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Haruki Murakami and His Early Work first discusses Murakami Haruki's real-life activities and interests, such as his self-identity as a Japanese novelist, his position in the Japanese literary canon, music, translation and running. In this context, three short stories as pivotal to his early writing career are examined, including "The Second Bakery Attack," "The Elephant Vanishes," and "TV People." Written in an easy style to read, and with the content full of references to select contemporary popular culture and consumer products, his fiction in general tends to invite criticism of irrelevance and frivolity. Against their nonsensical, even humorous appearance, however, the book's close analysis reveals his persistent concern with the plight of today's humanity in postindustrial reality. Through the bewildering stories, Murakami delivers a covert critique of aspects of the sociopolitical system, including unbridled consumerism, relentless pursuit of efficiency, and electronic media saturation, that brings people into total submission without their realization of the plight in which they are placed. In this respect, these short stories rival his acclaimed novels while showing his essential concerns and literary creativity more succinctly.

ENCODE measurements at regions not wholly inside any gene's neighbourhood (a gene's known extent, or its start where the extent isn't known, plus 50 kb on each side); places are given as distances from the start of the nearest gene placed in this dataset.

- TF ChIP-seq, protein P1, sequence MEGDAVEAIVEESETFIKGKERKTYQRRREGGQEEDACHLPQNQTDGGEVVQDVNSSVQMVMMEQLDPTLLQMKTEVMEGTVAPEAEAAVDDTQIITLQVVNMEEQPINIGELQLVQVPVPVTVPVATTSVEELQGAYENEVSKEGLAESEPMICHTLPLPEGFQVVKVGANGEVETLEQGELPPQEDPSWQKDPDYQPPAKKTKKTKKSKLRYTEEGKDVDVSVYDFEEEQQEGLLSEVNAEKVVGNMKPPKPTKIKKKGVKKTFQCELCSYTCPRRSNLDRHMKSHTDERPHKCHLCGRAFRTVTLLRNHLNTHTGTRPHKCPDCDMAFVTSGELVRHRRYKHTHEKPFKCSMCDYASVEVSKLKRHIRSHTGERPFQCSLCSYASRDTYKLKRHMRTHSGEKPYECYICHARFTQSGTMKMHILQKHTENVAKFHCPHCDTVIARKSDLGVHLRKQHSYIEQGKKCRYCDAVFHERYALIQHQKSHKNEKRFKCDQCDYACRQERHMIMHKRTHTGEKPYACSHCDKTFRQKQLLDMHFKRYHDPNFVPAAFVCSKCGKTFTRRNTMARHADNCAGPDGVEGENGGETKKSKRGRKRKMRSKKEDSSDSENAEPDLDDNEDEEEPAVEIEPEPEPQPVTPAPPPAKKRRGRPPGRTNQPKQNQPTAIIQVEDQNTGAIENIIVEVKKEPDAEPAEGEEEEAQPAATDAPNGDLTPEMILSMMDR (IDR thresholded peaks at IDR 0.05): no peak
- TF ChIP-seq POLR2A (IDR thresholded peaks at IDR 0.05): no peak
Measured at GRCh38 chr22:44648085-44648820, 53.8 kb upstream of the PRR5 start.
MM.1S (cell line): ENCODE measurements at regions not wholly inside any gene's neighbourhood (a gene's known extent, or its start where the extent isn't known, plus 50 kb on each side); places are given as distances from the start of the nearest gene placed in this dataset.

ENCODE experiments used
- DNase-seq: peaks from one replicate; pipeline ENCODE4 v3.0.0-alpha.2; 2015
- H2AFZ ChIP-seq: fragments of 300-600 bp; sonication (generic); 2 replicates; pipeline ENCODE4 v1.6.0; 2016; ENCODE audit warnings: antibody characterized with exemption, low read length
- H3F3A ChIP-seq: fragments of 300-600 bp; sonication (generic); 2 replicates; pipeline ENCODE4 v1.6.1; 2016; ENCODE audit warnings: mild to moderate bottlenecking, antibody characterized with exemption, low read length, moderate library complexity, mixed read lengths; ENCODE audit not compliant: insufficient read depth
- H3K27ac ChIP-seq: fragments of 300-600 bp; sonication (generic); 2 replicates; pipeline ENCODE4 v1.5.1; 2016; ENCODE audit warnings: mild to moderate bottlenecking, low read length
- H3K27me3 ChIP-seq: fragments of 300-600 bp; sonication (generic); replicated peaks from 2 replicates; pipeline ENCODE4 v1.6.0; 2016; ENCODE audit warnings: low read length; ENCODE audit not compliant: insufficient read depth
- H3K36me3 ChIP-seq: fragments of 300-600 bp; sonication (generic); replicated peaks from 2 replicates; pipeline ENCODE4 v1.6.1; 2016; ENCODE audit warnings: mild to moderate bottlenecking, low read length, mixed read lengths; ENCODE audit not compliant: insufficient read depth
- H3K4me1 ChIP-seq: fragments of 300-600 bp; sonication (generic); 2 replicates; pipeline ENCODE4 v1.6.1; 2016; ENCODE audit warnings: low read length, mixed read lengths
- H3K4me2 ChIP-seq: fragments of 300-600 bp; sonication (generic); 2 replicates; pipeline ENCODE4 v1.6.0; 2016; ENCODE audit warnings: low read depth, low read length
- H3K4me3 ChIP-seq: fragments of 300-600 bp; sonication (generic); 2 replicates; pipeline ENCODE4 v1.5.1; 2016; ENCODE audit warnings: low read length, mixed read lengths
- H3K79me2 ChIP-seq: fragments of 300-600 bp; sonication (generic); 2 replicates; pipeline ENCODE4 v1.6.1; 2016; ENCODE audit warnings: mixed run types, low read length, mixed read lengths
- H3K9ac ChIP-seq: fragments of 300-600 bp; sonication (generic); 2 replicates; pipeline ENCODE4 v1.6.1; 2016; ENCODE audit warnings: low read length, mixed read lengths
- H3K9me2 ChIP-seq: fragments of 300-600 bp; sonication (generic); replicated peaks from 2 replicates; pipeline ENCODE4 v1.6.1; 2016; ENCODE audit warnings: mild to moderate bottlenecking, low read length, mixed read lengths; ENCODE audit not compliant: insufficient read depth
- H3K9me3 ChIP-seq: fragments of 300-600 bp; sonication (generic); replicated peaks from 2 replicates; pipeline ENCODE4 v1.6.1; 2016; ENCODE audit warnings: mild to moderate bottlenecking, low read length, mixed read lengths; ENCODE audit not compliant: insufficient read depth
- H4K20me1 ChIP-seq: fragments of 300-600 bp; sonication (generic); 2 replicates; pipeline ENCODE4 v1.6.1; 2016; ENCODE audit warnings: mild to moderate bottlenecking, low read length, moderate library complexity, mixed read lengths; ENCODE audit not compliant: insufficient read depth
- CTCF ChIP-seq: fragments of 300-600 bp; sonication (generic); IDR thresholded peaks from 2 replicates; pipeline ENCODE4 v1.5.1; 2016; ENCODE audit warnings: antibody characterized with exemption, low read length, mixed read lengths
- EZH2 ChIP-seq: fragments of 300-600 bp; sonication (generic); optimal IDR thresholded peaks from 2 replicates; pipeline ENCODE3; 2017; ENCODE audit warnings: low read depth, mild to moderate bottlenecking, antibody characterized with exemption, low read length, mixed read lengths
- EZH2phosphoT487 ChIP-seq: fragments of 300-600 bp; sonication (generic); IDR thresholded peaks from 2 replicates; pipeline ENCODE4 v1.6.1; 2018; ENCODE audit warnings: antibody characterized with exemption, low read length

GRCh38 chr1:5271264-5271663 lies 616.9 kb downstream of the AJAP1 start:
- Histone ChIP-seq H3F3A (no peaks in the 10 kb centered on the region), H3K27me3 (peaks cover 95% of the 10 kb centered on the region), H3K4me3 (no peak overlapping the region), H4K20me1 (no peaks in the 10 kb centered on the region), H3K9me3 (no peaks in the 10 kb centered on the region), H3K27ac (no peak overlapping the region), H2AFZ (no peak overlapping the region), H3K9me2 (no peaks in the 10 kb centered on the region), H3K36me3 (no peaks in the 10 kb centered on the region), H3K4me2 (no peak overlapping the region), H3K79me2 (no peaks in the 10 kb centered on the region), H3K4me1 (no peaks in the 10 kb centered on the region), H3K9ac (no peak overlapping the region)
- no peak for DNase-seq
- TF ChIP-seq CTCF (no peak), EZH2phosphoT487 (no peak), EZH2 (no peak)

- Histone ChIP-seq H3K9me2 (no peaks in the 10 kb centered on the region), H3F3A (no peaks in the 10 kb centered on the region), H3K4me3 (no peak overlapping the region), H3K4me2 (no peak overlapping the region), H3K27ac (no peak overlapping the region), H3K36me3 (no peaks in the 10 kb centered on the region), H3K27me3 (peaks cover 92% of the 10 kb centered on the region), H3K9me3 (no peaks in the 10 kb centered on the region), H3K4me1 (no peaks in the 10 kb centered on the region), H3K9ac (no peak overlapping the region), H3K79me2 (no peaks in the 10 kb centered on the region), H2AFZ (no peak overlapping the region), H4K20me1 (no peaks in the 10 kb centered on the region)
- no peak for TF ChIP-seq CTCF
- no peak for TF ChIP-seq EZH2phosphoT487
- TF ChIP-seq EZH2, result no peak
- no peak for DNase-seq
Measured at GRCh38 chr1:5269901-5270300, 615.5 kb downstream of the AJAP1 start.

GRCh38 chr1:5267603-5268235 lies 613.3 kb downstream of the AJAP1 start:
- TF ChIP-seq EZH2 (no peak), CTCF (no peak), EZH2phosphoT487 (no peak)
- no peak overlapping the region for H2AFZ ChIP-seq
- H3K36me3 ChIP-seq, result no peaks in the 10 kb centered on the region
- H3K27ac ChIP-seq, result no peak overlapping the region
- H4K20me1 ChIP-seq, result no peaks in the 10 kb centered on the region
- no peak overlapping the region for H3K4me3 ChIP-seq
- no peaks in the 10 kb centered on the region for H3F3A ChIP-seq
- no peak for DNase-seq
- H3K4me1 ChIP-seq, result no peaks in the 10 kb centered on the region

About the Author
Masaki Mori is associate professor and head of the department of comparative literature and intercultural studies at the University of Georgia.